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Cats in the kibbutz cradle

Julie Szego
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Published: 20 December 2018

Last updated: 4 March 2024

AS A STUDENT at a kibbutz in Israel’s Negev desert, my ideological reckoning comes in a surprising encounter - with cats, and one in particular. A grey-and-white tabby, distinct for the thick, tawny smudge down her back and row of stitches at her belly, the wound beneath still weeping. My kids consult a website called “Random Cat Name Generator,” and christen her “Nala,” which I concede has an appropriately Middle-Eastern ring.

Nala is one of roughly 15 ownerless or, more accurately, “collectively owned” cats that spend their days frolicking, bickering, and slinking about the lodgers’ quarters on the tidy grounds of Kibbutz Mashabei Sade, about a half hour’s drive from the town of Beersheba.

The kibbutz’s name is a play on words, a tribute to Yitzhak Sade, commander of the Palmach, the elite fighting force in the Jewish military underground during the British Mandate in Palestine. It also means “resources of the desert”.

“Please can we feed her, Mum.” My 14-year-old stands at the door of the spartan second-storey flat, our home for the week during last year’s mild Israeli winter, the equally plaintive nine-year-old at her side. Nala squirms in her arms, red wound flashing in unseemly display.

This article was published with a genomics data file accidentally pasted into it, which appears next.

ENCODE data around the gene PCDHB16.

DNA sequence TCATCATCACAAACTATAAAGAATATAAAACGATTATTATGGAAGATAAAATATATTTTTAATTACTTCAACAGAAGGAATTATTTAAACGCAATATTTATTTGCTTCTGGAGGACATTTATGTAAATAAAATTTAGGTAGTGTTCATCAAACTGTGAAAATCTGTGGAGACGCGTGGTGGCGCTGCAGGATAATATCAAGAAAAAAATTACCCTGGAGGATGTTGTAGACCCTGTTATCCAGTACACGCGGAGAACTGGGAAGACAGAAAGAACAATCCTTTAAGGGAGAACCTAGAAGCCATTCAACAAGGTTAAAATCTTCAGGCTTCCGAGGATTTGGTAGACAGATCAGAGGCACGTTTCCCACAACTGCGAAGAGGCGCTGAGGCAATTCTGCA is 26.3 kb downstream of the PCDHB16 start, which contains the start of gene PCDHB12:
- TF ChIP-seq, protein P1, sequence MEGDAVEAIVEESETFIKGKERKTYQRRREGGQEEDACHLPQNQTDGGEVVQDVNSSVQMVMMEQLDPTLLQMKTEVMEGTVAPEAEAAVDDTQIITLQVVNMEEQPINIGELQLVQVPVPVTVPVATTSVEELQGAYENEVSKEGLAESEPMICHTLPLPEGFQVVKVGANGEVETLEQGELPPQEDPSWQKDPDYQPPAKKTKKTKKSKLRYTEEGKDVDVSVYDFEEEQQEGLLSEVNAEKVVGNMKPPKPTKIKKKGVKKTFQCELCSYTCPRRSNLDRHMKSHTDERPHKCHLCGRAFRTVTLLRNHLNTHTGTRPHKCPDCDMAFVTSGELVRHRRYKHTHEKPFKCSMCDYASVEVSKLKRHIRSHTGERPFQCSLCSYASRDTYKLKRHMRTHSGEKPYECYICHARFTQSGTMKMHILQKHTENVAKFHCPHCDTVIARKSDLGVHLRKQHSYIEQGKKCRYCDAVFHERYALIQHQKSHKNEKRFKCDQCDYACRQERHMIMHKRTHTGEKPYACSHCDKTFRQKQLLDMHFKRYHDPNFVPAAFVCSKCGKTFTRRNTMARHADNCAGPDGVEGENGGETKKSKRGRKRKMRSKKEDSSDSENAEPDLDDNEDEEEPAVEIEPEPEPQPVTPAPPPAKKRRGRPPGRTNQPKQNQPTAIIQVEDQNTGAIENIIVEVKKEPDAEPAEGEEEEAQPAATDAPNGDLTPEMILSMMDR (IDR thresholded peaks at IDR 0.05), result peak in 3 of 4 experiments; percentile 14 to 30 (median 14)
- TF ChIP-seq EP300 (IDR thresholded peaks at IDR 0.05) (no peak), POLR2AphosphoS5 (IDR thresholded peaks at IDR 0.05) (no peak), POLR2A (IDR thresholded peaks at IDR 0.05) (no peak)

The kids look crestfallen. I remind them of the sign near the weatherboard headquarters of the kibbutz’s field and language programs imploring guests not to feed the cats. The creatures have a “communal feeding area” where a cheerful Romanian in a peasant headscarf distributes rations. Feed the cats, the kibbutz members warn, and they’ll keep pestering you.

“If we feed her,” I explain, “she’ll think she’s ours.”

The adults’ communal feeding area is the members’ dining room, one of a cluster of buildings that frame a space resembling a civic square. One morning, a vital-looking man in his 80s watches our family of four logging our own breakfast rations, the cashier tallying every boiled egg and slice of yellow cheese on our trays. This tallying, I would learn, is one of the kibbutz’s few concessions to the notion that individuals might exploit communal generosity for selfish gain.

Later, as I head towards the communal dishwasher with my dirty plates, the man, one of the kibbutz’s old guard, asks me if the whole family is enrolled in the kibbutz’s ulpan, an intensive Hebrew-language course. I nod.

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“Such an honour this is for us,” he says.

I feel myself blush. This humble and kindly man, a pioneer who helped settle the kibbutz in 1947 and defended it from Egyptian attack the following year during Israel’s War of Independence, devoted his life to actualising the vision of Israel’s founding leader, David Ben Gurion, in making the desert bloom. This man from the generation that will not, cannot, stop labouring every day for the common good, says he’s honoured by my presence.

It makes no difference that we’re paying for the ulpan. I simply cannot betray such socialist heroes by surrendering to a few calculating meows.

I’ve brought my family here not only to brush up on Hebrew - as the daughter of Holocaust survivors I feel a moral responsibility to ensure my children speak the language of Jewish statehood and political sovereignty - but also to experience something of a community governed by Karl Marx’s ethos, “from each according to his ability, to each according to his needs.”